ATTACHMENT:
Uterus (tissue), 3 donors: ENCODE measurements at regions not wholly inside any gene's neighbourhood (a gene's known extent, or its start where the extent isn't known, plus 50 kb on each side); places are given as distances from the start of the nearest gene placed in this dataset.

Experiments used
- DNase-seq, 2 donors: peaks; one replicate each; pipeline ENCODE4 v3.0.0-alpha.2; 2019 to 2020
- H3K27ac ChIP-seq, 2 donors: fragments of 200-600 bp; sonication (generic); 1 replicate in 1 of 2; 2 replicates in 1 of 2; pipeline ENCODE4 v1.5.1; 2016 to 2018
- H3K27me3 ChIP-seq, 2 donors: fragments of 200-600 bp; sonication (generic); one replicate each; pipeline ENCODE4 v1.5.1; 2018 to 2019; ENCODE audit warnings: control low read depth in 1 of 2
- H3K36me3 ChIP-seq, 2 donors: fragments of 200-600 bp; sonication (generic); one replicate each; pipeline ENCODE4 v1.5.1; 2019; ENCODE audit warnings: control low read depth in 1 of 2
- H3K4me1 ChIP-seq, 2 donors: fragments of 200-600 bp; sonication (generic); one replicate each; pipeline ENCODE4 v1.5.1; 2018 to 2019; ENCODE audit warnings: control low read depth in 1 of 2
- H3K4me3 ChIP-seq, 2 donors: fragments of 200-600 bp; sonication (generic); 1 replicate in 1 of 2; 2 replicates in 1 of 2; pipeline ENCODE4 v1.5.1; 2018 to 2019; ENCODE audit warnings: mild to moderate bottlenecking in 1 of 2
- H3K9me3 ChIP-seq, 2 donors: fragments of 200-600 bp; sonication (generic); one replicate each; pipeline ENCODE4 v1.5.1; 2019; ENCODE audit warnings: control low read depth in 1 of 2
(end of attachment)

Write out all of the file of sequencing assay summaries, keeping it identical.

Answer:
Uterus (tissue), 3 donors: ENCODE measurements at regions not wholly inside any gene's neighbourhood (a gene's known extent, or its start where the extent isn't known, plus 50 kb on each side); places are given as distances from the start of the nearest gene placed in this dataset.

Experiments used
- DNase-seq, 2 donors: peaks; one replicate each; pipeline ENCODE4 v3.0.0-alpha.2; 2019 to 2020
- H3K27ac ChIP-seq, 2 donors: fragments of 200-600 bp; sonication (generic); 1 replicate in 1 of 2; 2 replicates in 1 of 2; pipeline ENCODE4 v1.5.1; 2016 to 2018
- H3K27me3 ChIP-seq, 2 donors: fragments of 200-600 bp; sonication (generic); one replicate each; pipeline ENCODE4 v1.5.1; 2018 to 2019; ENCODE audit warnings: control low read depth in 1 of 2
- H3K36me3 ChIP-seq, 2 donors: fragments of 200-600 bp; sonication (generic); one replicate each; pipeline ENCODE4 v1.5.1; 2019; ENCODE audit warnings: control low read depth in 1 of 2
- H3K4me1 ChIP-seq, 2 donors: fragments of 200-600 bp; sonication (generic); one replicate each; pipeline ENCODE4 v1.5.1; 2018 to 2019; ENCODE audit warnings: control low read depth in 1 of 2
- H3K4me3 ChIP-seq, 2 donors: fragments of 200-600 bp; sonication (generic); 1 replicate in 1 of 2; 2 replicates in 1 of 2; pipeline ENCODE4 v1.5.1; 2018 to 2019; ENCODE audit warnings: mild to moderate bottlenecking in 1 of 2
- H3K9me3 ChIP-seq, 2 donors: fragments of 200-600 bp; sonication (generic); one replicate each; pipeline ENCODE4 v1.5.1; 2019; ENCODE audit warnings: control low read depth in 1 of 2